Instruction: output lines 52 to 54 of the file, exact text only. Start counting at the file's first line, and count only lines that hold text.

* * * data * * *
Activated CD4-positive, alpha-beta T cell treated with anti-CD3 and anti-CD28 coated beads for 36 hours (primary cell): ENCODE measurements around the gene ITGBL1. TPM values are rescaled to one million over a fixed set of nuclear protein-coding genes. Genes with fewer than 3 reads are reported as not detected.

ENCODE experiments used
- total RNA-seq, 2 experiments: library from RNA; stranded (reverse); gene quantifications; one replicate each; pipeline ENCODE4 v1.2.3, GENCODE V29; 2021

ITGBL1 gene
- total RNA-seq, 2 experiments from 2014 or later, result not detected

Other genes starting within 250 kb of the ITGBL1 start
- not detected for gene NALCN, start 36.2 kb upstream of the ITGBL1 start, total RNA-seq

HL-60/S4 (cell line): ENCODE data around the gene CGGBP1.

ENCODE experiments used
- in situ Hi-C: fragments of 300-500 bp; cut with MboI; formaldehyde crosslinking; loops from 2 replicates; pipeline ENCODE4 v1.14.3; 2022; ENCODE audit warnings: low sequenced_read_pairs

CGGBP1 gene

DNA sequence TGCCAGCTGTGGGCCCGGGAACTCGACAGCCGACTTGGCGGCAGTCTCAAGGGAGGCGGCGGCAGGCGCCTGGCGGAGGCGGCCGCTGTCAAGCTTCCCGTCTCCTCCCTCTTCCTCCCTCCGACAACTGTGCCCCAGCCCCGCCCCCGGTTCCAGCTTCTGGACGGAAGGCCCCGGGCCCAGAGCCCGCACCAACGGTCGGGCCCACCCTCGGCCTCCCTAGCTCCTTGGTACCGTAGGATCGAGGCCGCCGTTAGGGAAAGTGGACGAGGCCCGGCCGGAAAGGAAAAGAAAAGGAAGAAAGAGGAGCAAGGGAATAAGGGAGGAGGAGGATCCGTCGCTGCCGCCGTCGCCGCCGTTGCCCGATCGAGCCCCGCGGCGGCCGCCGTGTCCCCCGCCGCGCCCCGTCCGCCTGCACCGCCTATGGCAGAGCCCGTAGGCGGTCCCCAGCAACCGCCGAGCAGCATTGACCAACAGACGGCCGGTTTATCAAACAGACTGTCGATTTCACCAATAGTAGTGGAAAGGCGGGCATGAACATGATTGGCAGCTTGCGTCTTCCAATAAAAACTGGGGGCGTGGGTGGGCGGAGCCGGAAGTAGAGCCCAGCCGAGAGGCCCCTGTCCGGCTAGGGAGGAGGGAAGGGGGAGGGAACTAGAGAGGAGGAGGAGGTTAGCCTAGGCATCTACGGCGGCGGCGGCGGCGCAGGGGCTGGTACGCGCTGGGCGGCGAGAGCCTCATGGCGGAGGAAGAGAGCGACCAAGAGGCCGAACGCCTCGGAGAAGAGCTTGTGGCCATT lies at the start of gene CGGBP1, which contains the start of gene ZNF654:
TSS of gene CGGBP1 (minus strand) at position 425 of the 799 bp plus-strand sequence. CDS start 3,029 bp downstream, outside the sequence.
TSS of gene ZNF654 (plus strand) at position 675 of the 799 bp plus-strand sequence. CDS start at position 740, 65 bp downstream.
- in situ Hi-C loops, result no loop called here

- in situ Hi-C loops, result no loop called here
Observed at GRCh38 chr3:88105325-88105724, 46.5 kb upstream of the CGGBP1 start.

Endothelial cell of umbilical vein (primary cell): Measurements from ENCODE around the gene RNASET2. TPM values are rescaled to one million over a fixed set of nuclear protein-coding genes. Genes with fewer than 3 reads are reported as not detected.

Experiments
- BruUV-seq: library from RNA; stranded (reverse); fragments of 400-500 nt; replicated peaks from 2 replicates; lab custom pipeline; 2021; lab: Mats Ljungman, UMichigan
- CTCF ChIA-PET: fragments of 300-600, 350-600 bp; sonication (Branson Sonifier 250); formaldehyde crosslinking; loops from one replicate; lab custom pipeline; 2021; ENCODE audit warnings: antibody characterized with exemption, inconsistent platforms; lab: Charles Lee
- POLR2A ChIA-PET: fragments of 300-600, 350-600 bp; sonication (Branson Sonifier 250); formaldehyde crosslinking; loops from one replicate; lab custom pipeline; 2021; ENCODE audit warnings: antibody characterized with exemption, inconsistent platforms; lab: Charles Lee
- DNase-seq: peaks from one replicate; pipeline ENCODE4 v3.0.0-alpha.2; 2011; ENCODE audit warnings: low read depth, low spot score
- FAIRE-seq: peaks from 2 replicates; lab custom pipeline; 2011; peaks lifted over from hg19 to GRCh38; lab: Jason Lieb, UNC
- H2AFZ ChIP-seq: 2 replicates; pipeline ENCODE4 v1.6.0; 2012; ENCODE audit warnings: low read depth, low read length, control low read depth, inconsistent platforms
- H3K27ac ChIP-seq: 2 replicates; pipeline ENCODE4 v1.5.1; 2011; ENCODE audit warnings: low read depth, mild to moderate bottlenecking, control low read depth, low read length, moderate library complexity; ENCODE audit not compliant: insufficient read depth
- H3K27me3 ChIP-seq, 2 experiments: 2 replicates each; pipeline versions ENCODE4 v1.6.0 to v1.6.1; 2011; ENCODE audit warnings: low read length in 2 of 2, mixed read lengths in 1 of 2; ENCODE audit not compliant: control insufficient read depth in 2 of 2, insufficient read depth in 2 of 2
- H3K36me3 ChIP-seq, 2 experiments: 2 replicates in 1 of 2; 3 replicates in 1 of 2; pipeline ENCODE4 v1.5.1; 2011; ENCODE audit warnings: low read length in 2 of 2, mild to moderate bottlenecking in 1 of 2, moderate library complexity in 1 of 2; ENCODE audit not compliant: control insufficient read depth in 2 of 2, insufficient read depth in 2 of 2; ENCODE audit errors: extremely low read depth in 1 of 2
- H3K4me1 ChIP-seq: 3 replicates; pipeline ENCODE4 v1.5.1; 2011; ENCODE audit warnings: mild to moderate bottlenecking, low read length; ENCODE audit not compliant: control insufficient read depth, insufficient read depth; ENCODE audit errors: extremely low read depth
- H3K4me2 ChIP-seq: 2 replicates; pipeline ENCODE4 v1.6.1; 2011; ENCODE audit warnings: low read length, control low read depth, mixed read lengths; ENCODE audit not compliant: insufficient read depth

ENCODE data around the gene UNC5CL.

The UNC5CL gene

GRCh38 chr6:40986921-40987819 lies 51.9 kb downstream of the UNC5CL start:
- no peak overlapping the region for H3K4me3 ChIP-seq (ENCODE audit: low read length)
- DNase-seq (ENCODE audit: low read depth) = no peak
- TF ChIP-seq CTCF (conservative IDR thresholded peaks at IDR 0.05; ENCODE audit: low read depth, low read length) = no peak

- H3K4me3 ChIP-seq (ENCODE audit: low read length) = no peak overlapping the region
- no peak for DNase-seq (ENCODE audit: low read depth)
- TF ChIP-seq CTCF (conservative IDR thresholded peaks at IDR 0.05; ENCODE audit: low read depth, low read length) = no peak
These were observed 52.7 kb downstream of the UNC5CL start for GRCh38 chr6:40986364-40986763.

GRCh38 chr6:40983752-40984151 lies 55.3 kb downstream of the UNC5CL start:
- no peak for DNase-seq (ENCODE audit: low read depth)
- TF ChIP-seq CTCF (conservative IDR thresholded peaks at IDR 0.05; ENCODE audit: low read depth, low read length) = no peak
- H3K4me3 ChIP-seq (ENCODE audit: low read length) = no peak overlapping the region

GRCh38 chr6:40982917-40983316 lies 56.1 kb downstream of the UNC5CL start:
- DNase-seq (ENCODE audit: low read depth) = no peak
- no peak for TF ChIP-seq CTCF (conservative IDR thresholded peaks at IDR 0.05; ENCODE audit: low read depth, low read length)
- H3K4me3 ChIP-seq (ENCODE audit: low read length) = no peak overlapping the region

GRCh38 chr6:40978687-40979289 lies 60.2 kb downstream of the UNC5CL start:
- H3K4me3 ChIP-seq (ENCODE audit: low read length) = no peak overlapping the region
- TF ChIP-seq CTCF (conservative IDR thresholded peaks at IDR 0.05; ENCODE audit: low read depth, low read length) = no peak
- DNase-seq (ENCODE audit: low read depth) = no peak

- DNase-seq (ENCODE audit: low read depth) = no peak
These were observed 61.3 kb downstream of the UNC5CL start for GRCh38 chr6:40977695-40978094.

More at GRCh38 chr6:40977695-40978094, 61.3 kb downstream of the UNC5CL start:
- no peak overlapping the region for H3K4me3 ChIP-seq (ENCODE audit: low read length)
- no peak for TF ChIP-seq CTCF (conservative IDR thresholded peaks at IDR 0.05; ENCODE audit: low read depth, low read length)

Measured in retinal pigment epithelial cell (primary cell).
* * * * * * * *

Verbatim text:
- DNase-seq (ENCODE audit: low read depth) = no peak

- DNase-seq (ENCODE audit: low read depth) = no peak
These were observed 61.3 kb downstream of the UNC5CL start for GRCh38 chr6:40977695-40978094.